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Nested Replacement Fields

00:00 One of the coolest things about these replacement fields is that they can be nested within one another. So you can define things like the format specification in terms of other arguments that are passed into the .format() method.

00:13 If you’re not sure what I mean, stick with me and I’ll go through it. So as I said, replacement fields can be created dynamically. Their names, conversions, and format specs are all totally fair game.

00:24 This allows you to create functions and classes that can format their own output in whatever way best suits your data. As you can imagine, this is a hugely convenient feature, especially if you’re creating processes that are meant to run in the command line, which is the text-based program that a lot of powerful utilities use to run.

00:43 Okay. Let’s take a look at how these nested replacement fields work. If you remember, the previous version of this was I could just say something like, “Well, maybe I want to print out a number and maybe I want to fill with a tilde, right-aligned, and using an minimum width of 8.” And that’s all well and good and I can format the number 1 there, or the number 4, and it will work just fine. Anything up to eight digits will be great, so that’ll be all good.

01:10 But it would be really cool if I could actually do something more interesting here and make these fields dynamic, right? So maybe I could make this minimum width passed in to .format(), and same with tilde, perhaps. And it turns out you can do just that—you just have to be careful about your indices.

01:28 I’m going to say “Format the zeroth entry in the arguments with the <fill> character provided by the first member of the arguments, and the <width> provided by the actual second member of the arguments here—or the argument at index 2, I should say.

01:45 Now I can pass these in dynamically and I can format with the letter "q" and maybe I want these to be 12 characters long—and there we go!

01:54 I get 'qqqqqqqq1234'. This is pretty sweet because then if I wanted to, I could actually wrap this in a function. I could define qify() and it would take in a num (number), a fill_char (fill character), and a width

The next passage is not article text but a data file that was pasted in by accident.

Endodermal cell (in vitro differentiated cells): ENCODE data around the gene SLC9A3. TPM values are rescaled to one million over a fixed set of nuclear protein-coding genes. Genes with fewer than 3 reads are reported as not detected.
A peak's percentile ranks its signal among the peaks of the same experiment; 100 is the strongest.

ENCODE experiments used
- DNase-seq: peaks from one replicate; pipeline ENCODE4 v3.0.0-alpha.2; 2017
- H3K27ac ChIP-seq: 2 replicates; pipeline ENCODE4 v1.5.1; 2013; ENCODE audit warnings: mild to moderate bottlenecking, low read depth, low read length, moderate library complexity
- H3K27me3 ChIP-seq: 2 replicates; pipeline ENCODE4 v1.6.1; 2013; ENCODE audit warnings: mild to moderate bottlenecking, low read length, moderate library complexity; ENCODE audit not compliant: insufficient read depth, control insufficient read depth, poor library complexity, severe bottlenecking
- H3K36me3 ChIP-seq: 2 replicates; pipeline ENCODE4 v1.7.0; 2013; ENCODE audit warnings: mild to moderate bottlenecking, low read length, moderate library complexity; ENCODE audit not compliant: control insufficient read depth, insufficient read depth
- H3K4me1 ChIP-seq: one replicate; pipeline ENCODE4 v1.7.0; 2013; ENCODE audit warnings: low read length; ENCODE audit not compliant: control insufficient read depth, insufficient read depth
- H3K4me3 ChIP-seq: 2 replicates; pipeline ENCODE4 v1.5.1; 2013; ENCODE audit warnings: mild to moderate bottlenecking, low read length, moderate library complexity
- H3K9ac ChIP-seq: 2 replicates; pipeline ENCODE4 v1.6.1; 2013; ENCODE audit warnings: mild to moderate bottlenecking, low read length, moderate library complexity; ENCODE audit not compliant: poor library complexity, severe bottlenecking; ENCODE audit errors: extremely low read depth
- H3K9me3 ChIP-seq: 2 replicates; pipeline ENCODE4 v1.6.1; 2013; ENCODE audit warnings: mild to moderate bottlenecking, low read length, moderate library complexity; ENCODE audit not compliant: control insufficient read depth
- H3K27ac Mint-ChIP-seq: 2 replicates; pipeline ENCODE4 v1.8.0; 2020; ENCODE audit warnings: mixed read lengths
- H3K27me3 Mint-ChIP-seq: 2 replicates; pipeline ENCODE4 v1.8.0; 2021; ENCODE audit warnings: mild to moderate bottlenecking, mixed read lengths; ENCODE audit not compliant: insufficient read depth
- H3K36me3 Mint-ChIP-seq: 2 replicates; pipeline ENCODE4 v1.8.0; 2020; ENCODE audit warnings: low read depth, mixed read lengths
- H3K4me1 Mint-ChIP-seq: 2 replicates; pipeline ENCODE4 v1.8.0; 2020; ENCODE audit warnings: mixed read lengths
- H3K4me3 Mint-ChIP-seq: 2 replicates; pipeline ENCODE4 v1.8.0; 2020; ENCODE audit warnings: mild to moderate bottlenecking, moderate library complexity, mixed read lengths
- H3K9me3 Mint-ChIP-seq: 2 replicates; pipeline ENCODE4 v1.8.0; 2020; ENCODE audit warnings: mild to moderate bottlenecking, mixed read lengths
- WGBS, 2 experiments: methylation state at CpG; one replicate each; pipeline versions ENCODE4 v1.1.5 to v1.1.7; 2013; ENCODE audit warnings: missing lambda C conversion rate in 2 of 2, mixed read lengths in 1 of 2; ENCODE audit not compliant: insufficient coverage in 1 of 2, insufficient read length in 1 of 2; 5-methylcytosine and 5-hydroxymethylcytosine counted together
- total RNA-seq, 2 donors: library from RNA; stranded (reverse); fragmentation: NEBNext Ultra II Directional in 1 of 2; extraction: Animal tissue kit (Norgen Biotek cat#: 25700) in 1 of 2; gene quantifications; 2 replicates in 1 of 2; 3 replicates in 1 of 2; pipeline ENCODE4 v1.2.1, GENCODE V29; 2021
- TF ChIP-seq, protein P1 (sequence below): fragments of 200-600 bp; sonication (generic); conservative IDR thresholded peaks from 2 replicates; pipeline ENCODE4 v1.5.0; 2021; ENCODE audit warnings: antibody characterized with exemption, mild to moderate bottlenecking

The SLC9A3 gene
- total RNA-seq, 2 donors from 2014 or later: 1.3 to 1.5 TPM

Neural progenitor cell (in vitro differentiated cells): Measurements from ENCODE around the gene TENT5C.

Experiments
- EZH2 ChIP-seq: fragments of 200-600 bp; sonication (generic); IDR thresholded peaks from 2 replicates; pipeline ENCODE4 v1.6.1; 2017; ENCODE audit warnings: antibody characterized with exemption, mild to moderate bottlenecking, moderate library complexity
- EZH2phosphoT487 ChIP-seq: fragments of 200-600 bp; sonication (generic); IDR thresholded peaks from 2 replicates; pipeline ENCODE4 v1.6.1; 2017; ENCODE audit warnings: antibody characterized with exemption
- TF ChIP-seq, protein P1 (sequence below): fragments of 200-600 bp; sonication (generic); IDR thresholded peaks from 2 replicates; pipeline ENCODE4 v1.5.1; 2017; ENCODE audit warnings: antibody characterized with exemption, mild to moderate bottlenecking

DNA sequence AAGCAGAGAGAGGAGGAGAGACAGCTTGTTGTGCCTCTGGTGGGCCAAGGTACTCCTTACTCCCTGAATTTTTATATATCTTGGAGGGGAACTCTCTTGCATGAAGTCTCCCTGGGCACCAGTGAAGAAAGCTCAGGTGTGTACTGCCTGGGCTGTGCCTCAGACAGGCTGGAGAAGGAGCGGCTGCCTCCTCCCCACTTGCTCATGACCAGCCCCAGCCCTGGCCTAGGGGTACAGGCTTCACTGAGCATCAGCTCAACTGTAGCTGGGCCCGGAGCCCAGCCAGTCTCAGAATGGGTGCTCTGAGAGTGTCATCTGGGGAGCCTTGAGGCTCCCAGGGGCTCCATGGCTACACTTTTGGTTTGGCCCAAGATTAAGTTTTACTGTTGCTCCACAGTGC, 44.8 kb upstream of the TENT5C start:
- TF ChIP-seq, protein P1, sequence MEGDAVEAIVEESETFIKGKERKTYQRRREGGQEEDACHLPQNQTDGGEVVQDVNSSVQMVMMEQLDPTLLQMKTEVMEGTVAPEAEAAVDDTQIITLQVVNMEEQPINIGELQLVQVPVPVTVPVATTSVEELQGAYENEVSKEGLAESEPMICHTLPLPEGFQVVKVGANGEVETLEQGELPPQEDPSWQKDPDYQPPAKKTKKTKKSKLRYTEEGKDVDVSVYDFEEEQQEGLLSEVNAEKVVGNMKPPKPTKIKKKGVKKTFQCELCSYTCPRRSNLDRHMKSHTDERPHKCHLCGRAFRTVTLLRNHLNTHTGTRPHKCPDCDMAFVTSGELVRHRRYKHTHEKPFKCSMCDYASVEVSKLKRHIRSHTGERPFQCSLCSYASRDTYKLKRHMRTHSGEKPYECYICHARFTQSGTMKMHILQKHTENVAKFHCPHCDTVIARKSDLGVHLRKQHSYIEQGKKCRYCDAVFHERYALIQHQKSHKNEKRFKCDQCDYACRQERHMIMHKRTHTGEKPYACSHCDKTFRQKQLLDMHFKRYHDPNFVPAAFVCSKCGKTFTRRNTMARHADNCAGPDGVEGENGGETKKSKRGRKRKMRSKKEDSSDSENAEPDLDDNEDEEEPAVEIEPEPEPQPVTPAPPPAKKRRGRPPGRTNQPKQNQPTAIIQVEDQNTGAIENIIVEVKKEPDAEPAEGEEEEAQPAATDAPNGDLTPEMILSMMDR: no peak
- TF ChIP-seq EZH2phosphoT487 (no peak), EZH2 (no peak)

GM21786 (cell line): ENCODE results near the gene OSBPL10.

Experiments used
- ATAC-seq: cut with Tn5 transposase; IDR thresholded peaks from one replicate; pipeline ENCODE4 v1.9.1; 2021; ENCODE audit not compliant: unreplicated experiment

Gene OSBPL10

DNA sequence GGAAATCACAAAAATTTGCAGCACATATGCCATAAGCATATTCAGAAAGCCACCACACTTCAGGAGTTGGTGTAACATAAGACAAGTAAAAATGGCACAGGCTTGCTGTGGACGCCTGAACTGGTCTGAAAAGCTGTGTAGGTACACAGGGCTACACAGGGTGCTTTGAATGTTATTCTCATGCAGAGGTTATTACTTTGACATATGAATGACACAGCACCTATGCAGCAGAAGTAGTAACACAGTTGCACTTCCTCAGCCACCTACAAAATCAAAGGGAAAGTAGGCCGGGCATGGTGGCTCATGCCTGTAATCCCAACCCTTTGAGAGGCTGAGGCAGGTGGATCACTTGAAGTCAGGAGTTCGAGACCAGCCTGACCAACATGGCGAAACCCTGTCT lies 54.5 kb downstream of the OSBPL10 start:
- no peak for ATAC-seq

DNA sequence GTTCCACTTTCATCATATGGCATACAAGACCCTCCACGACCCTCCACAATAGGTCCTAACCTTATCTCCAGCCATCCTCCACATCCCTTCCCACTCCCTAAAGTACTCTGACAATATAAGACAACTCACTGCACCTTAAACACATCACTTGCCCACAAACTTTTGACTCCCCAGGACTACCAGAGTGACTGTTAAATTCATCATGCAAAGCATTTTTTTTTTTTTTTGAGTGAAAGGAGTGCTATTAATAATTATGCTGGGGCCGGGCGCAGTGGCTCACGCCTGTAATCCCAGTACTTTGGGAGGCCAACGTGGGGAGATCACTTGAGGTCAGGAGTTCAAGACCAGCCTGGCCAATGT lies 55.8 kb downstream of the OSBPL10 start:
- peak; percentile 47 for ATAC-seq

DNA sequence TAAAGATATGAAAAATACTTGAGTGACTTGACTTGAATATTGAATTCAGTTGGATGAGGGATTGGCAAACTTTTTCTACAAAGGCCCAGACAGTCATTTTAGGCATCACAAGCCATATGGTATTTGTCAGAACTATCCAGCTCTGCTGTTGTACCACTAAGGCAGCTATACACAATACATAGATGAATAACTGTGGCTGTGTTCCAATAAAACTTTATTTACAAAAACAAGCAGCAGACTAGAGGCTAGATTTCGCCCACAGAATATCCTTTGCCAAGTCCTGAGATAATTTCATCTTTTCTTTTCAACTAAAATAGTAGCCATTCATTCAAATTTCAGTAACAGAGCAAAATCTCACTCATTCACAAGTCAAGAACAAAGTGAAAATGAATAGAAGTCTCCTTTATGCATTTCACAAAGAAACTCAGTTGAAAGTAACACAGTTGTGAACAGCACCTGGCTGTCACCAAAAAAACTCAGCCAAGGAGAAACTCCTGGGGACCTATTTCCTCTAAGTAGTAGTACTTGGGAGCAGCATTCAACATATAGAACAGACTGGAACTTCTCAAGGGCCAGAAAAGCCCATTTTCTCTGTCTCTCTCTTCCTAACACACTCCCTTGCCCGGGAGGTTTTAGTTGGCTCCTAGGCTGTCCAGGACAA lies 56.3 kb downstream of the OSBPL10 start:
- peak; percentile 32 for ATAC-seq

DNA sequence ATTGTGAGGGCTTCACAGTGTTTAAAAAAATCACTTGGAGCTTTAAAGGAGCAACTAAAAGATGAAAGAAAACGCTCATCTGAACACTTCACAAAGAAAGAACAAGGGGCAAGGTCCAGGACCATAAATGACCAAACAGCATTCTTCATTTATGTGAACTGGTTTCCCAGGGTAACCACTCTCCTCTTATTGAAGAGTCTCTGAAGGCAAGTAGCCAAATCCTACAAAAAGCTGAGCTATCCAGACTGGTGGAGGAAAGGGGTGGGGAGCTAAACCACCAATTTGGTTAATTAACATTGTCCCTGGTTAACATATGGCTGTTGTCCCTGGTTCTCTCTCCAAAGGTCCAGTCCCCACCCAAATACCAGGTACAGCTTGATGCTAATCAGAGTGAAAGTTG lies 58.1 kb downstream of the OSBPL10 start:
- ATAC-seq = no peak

02:14 well, I should say min_width just so that I’m really careful here. And then that would just return what I have up here—let’s see, okay. I’m just going to have to type it out again. That’s how it goes sometimes.

02:25 So I’m going to say 0and so I just replace these actual numbers and characters up here with the passed-in values. This is really nice. And I have to remember to actually return the value here because that’s how functions work—you know how it goes. And so once I do that, though, and I go and click Enter here, then I can qify()—or I can really choose anything that I want there, so I could say 1. And I could say—let’s keep it consistent—"q", and min_width, let’s give it 4.

02:57 Then I’ll just get 'qqq1'. And then I can put in whatever I want here—put in anything, "g". I can put in 34 and it will be really nice and long.

03:08 So the power of this idea is really, really something, and you just have to remember that you have to be really careful about your indices or your keywords—because you can also use keywords here.

03:19 Let me give you one more small example here with keywords. So I could say fill="q" and width=12. And this is really nice because it might be even a little bit more readable.

03:33 So I would recommend using keyword arguments when you’re using nested replacement fields, because they just make things a lot easier to read for someone else who’s coming in to look at your code, or even for you when you come back to look at it.

03:45 So, that is the super powerful, flexible, nested replacement field, and keep in mind that you can nest as many times as you want. You just have to be careful about those indices and keywords. Next up, I’ll talk about f-strings, which are a slightly more nuanced and less verbose version of this .format() function that can be really useful in a lot of contexts.

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